Halfway through engineering studies at NC State, Ryden landed a summer job with IBM where worked on a small, skunkworks-type development team. The group’s leader, Tim Cook, went on to become the CEO of Apple. Their project evolved into the ThinkPad brand, the first-ever notebook computers. After graduate school at MIT and work overseas with venture capital firms, Ryden came home to North Carolina and founded PrecisionLender, a Charlotte, NC-based software services company that provides pricing and profitability management software to banks. The company has doubled in size every year since its founding in 2009. It currently serves nearly 200 banks and will price almost $200 billion in commercial loans this year through its software.
In recent years, NCSSM has created more formalized courses and competitions to encourage young entrepreneurs. Alumni and board members such as Ryden have pitched in. Randy Myer, a faculty member at the University of North Carolina at Chapel Hill’s Kenan-Flagler Business School, joined the board of directors of the NCSSM Foundation and taught the Introduction to Entrepreneurship course as a pilot seminar in 2007. Its success led to a full two-trimester course which has grown in popularity, with an enrollment of up to 30 students and a number of local entrepreneurs volunteering to teach. Most recently, Scott Maitland, a Chapel Hill restaurant and distillery founder, has led the course.
In 2011, Ryden created a second course, Applications in Entrepreneurship, taught alongside chemistry instructor Myra Halpin. The one-trimester course supports selected students who already have an idea for a product or service as they work to bring their idea to market. Five students, for example, refined their plans for FreshSpire, an app that helps solve food waste problems, in the applications class. The young women, now university undergraduates, are bringing their app to market soon thanks to funding from the Clinton Global Initiative and The Big Idea Project.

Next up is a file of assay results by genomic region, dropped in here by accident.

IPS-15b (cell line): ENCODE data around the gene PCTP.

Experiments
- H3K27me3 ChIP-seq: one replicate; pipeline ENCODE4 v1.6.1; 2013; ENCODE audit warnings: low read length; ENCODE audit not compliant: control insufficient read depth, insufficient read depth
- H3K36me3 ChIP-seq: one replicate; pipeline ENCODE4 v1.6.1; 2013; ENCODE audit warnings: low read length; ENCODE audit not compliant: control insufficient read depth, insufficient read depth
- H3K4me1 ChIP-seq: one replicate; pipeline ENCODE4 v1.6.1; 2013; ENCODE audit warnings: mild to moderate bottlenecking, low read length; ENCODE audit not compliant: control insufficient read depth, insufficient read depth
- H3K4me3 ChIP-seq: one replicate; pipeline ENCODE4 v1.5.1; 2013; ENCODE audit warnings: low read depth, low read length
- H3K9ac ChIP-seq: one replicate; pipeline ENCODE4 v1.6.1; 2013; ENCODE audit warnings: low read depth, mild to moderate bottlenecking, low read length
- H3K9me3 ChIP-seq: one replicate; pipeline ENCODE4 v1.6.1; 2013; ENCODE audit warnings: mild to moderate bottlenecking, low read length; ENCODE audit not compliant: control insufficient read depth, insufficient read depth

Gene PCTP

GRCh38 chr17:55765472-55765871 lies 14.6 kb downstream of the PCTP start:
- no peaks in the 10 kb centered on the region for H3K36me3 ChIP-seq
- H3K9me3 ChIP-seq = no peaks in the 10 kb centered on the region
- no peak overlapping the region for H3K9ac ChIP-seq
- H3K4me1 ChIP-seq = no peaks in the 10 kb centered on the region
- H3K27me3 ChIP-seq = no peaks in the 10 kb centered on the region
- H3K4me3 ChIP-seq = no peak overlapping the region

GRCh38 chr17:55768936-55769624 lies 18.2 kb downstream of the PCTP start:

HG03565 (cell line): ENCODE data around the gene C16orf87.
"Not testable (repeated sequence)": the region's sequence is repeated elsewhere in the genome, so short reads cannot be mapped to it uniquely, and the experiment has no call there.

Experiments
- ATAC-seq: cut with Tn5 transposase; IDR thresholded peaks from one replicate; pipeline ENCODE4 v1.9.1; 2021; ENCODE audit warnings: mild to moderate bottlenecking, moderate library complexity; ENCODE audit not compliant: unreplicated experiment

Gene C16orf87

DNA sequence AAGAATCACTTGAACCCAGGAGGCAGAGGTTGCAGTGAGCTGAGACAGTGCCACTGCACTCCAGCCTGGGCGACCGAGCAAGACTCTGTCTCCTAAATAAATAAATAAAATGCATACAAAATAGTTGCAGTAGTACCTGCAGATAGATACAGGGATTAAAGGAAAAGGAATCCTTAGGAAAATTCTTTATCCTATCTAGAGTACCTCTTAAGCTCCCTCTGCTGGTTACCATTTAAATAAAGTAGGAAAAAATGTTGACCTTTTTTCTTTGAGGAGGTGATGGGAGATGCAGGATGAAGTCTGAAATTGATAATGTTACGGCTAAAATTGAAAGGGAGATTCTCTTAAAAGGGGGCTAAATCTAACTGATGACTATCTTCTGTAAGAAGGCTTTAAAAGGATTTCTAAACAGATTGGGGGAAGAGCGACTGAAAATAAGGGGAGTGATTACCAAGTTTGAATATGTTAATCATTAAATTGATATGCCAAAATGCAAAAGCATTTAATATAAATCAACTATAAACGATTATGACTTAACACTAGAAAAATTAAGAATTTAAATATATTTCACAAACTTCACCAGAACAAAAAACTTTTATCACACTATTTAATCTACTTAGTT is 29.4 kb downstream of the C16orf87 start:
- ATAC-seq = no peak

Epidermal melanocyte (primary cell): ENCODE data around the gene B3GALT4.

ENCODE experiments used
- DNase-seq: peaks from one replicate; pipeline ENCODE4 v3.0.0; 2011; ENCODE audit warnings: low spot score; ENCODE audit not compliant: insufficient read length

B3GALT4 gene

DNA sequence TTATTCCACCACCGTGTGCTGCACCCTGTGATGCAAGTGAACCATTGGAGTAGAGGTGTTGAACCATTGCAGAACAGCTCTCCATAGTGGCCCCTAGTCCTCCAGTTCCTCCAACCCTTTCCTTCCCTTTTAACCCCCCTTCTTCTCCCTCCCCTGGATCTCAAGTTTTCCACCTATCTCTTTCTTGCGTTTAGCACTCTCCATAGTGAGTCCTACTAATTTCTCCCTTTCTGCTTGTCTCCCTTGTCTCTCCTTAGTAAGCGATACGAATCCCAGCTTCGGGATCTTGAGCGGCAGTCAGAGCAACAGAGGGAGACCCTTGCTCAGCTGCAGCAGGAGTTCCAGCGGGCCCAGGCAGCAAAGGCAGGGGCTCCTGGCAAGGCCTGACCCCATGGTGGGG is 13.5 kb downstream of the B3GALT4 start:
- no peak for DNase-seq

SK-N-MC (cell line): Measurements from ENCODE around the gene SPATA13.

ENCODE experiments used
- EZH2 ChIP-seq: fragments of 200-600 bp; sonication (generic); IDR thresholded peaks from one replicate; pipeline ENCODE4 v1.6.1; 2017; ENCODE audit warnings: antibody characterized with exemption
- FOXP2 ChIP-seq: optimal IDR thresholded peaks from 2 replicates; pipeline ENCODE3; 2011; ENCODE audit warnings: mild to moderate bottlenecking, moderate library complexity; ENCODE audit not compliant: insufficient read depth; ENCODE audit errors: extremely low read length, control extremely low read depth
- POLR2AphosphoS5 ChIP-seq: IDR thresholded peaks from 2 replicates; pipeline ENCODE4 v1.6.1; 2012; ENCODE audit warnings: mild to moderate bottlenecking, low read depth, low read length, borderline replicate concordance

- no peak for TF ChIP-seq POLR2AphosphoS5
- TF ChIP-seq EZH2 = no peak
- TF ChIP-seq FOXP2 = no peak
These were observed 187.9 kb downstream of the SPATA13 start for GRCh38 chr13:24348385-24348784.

The innovation continues with recent graduates and current NCSSM students. As a senior last year, Senita Portlock was named a national BioGENEius winner out of 28 finalists. Now at Duke University, she holds a psychiatry lab assistant position, a role normally reserved for upperclassmen. Her classmate, Jenny Wang, was inspired to research better brain imagery analysis after a near crash. Before her senior year at NCSSM, Wang was selected to an exclusive program for high school students that allowed her to conduct research at Harvard Medical School. She is now a Harvard freshman.
Just as Ryden returned to NCSSM to support the school that gave him his entrepreneurial start, other alumni have also given back. Jud Bowman and Taylor Brockman, class of 1999, started the mobile content company that became Motricity while they were still at NCSSM. Both have become serial entrepreneurs, and Bowman’s honors include a listing at one of MIT Technology Review’s “Top 100 Young Innovators.” In 2010, they created a $100,000 endowment to support students in research, entrepreneurship, and academic competition. The Bowman-Brockman Endowment supports students that could follow in the entrepreneurial footsteps of the endowment’s namesakes. Adam Bowker, now a senior, won a Bowman-Brockman grant last year, which he used to build a sophisticated quadcopter drone from scratch. Bowker’s plans include aerial photography for real estate, sporting events, and agriculture.
Surely, NCSSM’s founders are proud, seeing all that has sprouted from their seed of a vision four decades ago. I know I am, and I expect even greater things in the future from NCSSM.